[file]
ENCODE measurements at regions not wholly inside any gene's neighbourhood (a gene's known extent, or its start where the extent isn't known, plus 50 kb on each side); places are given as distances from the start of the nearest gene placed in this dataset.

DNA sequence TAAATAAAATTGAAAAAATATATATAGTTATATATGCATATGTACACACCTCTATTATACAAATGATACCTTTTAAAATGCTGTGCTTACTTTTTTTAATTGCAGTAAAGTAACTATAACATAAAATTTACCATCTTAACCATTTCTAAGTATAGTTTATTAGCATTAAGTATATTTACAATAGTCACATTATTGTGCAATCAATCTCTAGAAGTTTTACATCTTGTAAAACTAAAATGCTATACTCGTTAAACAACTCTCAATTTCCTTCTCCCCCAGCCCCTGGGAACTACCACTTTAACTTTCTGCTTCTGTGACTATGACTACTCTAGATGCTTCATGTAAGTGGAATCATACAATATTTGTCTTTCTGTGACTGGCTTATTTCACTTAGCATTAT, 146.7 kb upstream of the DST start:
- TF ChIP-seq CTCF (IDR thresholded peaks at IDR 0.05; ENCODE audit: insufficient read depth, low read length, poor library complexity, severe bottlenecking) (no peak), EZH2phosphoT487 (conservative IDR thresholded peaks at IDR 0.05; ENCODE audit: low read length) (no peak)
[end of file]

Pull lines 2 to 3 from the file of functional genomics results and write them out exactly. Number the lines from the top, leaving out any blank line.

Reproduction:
DNA sequence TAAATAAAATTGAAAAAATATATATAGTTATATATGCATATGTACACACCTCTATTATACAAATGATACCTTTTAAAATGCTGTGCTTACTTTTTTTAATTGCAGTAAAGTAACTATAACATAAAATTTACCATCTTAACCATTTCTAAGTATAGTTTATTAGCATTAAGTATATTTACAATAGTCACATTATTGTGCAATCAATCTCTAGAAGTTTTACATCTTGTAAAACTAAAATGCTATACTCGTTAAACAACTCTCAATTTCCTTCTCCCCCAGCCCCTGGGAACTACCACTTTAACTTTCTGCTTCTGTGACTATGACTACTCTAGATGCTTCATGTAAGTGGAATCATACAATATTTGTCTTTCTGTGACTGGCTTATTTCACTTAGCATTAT, 146.7 kb upstream of the DST start:
- TF ChIP-seq CTCF (IDR thresholded peaks at IDR 0.05; ENCODE audit: insufficient read depth, low read length, poor library complexity, severe bottlenecking) (no peak), EZH2phosphoT487 (conservative IDR thresholded peaks at IDR 0.05; ENCODE audit: low read length) (no peak)